Gaming websites aren’t going to send you free posters to hang up on your wall, but we do. The tangibility is critical – having a physical object to own and hold on to. We’re not going to beat the instant-news-now pace of breaking stories on the Internet most of the time (though we do have exclusive reveals only found in our pages), but we’re not trying to compete on speed — let all the online sites fight each other over who’s going to win the clicks on the latest Amiibo availability announcements. We’re seeking to make something that’s more lasting, more permanent than a browser window that’s gone and forgotten after you’ve closed it. Those who’ve been with us since Issue #1 have a full two years of tangible, lasting Nintendo history that they now own, forming a natural continuation from the end of Nintendo Power’s run – and for long-time NP subscribers like me, it’s an unbroken collection of magazines chronicling the entire Nintendo story for over a quarter-century now!
What new and exclusive content can we expect from Nintendo Force in the coming year? Are there any particular titles that you’re looking forward to covering?
The one I’m personally most excited about is next month’s Code Name: S.T.E.A.M., which will be a gift from me to me after our current Kickstarter’s finished (since it goes on sale three days later). Hopefully I’ll have time to play it while dealing with collecting information from Backer Surveys! As for new and exclusive content, we’re pursuing our goal of including fold-out posters in every single new issue throughout the rest of this year, and we’re always working behind the scenes to try to score new exclusives for our readers. In our most recent issue, we got to be the ones to reveal the existence of the new Mutant Mudds Super Challenge to the world!
Many members of the NF team also work, or have worked, for online gaming publications. What are some of the differences between working in print and working online? Has working for both changed how you view either distribution method?
Physical space constraints make writing for print a big shift from writing online – if you want to blog about a new video game, you can write and write as much as you want. That browser window will keep on scrolling. Printed pages have only so much area to fill, though, so each one of our writing assignments has a strict word count that everyone has to adhere to. It’s a totally unique experience, and one that makes each one of our article more focused and thoughtful.
Nintendo Force has historically been funded through Kickstarter for each year of coverage. Are you planning to eventually move the magazine to a more self-sustained model, or is Kickstarter the best choice for the foreseeable future?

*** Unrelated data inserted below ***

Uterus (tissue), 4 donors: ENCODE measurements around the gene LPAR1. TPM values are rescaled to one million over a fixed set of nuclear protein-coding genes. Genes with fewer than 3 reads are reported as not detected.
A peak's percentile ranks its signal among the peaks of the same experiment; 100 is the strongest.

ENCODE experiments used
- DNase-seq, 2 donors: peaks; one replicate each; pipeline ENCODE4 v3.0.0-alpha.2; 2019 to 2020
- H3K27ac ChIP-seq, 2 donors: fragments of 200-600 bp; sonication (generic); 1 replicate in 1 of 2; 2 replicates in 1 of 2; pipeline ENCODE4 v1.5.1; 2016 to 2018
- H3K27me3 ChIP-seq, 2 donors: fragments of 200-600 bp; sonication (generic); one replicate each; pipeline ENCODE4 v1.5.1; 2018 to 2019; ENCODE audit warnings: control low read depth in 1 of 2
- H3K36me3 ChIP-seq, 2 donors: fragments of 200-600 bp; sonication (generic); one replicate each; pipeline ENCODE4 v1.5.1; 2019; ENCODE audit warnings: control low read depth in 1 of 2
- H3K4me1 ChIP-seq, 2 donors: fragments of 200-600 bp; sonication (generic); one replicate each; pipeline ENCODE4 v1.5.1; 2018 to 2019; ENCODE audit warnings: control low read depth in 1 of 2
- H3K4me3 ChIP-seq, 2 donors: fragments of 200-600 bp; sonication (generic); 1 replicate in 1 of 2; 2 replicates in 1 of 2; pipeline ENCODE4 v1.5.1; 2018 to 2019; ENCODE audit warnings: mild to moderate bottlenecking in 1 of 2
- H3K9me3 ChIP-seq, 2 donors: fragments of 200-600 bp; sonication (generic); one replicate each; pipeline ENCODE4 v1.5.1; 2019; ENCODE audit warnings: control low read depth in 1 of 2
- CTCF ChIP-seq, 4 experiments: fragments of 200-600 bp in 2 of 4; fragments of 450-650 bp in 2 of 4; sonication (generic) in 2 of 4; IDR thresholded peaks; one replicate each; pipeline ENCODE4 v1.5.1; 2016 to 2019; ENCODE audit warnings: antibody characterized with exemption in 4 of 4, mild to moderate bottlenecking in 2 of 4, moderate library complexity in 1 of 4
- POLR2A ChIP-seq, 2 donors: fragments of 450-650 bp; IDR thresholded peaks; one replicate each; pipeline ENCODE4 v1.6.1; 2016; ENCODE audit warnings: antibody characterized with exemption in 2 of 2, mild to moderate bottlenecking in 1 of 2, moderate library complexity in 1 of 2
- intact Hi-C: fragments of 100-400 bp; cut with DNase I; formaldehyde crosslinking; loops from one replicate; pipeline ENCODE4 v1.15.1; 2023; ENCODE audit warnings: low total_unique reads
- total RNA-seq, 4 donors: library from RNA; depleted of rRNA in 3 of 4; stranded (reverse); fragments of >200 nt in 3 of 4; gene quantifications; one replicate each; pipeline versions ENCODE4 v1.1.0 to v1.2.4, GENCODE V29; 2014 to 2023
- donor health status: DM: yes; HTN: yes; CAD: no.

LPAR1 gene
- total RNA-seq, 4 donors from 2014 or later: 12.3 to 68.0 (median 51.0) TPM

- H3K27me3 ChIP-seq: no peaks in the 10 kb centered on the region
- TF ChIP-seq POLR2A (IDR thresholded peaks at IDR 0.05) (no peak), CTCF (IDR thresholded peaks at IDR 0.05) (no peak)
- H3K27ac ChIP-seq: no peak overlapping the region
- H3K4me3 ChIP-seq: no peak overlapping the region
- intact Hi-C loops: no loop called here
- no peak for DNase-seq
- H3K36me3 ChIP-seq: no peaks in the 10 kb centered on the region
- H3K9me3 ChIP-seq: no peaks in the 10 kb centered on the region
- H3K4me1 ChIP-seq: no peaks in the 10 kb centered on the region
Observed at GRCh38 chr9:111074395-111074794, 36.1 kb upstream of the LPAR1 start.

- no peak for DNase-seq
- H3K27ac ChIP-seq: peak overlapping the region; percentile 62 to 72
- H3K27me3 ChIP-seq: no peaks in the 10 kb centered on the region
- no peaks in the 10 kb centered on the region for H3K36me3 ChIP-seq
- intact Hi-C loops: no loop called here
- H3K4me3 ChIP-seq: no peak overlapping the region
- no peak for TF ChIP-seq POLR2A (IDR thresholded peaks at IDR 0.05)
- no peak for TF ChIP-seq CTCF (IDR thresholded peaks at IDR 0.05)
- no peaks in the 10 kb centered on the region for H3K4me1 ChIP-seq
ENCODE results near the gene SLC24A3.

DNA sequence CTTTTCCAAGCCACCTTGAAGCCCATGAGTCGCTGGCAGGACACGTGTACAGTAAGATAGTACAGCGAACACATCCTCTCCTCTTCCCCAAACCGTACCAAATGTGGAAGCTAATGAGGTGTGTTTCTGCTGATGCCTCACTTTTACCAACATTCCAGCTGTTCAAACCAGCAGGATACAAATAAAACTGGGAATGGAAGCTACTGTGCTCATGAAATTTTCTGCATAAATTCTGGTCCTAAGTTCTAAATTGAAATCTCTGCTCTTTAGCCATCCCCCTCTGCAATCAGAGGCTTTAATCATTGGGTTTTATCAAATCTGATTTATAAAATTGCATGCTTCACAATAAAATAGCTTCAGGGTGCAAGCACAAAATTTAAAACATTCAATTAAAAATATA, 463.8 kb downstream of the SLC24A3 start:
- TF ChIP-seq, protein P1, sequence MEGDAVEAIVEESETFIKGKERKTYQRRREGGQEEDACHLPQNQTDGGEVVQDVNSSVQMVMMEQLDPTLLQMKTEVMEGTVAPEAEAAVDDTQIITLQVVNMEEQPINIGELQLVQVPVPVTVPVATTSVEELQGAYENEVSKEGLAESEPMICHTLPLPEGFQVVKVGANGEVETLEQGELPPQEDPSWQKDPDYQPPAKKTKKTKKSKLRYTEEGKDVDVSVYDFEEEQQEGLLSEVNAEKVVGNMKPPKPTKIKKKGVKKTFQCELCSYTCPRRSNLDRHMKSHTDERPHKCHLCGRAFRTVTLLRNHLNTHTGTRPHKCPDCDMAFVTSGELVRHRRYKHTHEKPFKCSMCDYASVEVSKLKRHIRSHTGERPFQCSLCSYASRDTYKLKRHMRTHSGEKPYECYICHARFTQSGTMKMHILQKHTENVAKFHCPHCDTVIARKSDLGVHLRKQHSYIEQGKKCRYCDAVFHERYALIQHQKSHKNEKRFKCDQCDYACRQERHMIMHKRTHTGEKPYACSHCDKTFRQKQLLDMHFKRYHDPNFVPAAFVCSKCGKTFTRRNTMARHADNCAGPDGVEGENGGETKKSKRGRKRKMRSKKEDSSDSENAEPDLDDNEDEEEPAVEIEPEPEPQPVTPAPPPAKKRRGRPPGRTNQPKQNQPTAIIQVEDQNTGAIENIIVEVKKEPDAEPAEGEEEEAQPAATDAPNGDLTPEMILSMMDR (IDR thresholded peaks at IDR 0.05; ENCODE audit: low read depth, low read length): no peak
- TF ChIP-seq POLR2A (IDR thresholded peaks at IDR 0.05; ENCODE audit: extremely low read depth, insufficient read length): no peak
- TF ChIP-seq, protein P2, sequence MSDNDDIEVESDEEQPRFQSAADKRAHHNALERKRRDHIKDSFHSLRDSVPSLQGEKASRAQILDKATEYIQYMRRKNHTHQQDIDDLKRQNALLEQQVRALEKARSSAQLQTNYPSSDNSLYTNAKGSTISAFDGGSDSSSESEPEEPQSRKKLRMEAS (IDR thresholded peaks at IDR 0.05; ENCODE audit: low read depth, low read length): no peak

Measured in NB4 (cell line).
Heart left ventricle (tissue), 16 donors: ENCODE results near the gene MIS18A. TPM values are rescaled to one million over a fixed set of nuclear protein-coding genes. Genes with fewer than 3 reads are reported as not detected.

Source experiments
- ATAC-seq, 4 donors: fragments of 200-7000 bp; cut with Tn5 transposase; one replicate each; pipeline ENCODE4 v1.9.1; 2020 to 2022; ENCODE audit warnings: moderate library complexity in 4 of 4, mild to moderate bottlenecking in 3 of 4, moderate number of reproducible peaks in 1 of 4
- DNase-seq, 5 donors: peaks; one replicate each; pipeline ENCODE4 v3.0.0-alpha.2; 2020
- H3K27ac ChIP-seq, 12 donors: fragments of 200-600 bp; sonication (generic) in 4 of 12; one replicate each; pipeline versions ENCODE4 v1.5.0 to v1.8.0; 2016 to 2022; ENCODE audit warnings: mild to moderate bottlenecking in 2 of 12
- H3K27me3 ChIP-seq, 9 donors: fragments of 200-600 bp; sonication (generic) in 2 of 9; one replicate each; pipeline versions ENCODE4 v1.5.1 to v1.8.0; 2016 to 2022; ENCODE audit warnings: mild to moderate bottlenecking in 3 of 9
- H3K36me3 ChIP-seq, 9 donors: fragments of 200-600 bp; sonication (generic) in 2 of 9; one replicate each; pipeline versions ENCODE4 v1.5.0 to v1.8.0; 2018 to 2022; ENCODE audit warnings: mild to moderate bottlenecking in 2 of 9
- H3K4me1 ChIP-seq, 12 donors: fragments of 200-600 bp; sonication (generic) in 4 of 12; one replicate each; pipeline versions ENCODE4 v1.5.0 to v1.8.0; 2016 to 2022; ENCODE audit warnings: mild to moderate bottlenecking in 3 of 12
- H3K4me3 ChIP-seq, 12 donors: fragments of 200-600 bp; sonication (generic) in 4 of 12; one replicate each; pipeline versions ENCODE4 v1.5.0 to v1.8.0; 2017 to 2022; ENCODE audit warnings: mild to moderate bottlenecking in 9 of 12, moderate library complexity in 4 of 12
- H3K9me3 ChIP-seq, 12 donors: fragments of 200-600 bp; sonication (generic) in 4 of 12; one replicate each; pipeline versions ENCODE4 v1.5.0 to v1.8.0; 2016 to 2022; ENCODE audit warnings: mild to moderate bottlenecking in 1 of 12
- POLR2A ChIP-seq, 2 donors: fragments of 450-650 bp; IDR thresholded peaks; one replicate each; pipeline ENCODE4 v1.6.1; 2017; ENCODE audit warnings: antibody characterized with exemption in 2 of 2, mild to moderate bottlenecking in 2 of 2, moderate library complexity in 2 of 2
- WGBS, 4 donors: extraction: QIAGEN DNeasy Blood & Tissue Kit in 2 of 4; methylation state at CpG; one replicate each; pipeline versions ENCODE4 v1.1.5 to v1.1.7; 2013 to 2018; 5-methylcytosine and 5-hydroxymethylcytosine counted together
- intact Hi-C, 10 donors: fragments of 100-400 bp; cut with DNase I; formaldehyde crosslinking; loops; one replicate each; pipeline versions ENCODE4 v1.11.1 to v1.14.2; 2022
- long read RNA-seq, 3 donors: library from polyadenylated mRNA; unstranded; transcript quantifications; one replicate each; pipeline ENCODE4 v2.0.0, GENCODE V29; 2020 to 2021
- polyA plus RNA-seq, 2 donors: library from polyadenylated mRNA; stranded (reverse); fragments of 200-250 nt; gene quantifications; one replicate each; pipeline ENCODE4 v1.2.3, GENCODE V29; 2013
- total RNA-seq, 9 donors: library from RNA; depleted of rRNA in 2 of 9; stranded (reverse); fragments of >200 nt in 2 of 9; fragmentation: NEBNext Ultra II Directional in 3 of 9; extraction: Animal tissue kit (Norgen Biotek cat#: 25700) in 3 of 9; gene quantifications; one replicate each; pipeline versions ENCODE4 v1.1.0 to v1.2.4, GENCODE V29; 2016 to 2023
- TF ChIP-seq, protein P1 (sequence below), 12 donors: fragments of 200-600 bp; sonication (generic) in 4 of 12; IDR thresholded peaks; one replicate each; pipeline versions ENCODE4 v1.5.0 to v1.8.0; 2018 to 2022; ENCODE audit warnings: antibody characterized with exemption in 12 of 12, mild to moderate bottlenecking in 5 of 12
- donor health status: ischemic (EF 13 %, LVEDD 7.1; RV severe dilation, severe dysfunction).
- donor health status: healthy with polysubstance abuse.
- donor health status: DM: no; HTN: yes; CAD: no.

Kickstarter’s been good to us two years in a row – it’s set up well to support print publications like ours, and helps with keeping everything organized. We’ll likely stick with it for the forseeable future; though I am keeping an eye on Patreon, as it seems like a potential future alternative. You never know!
Nintendo Power often interacted with its fans, which helped make them feel like a part of the larger fan community. Given the amount of influence backers tend to have on Kickstarter projects, how has this reader-to-staff dynamic changed or expanded with Nintendo Force?
Our community’s growing every day, and we’ve even worked with fans to create content for our issues. If you’ve got fan art, jokes about Waluigi or want to show off your skills with giving a Zelda Amiibo a custom paint job, get in touch with us! We print reader submissions in every new issue, and even give full article coverage to fans doing particularly cool Nintendo-related work in our Community section.
Are you considering making Nintendo Force available digitally on Wii U and 3DS at any time in the future?
We looked into it – we’ve been in touch with Nintendo about creating a magazine-reading app that would be sold in the Wii U eShop. It’s probably not going to materialize in the current era, though. The company’s more focused on getting new game content into the eShop, and not so much other kinds of apps. Still, it’s a possibility for the future.
Any final words?
Thanks for the interview opportunity, Jeff! NF Magazine’s 2015 Renewals and New Subscriptions are available through Kickstarter right now, right here! Sign up today and you’ll get a Majora’s Mask 3D poster included with your first issue, along with any other bonuses we’re able to unlock as Stretch Goals before the campaign concludes on March 10. MAR10 Day!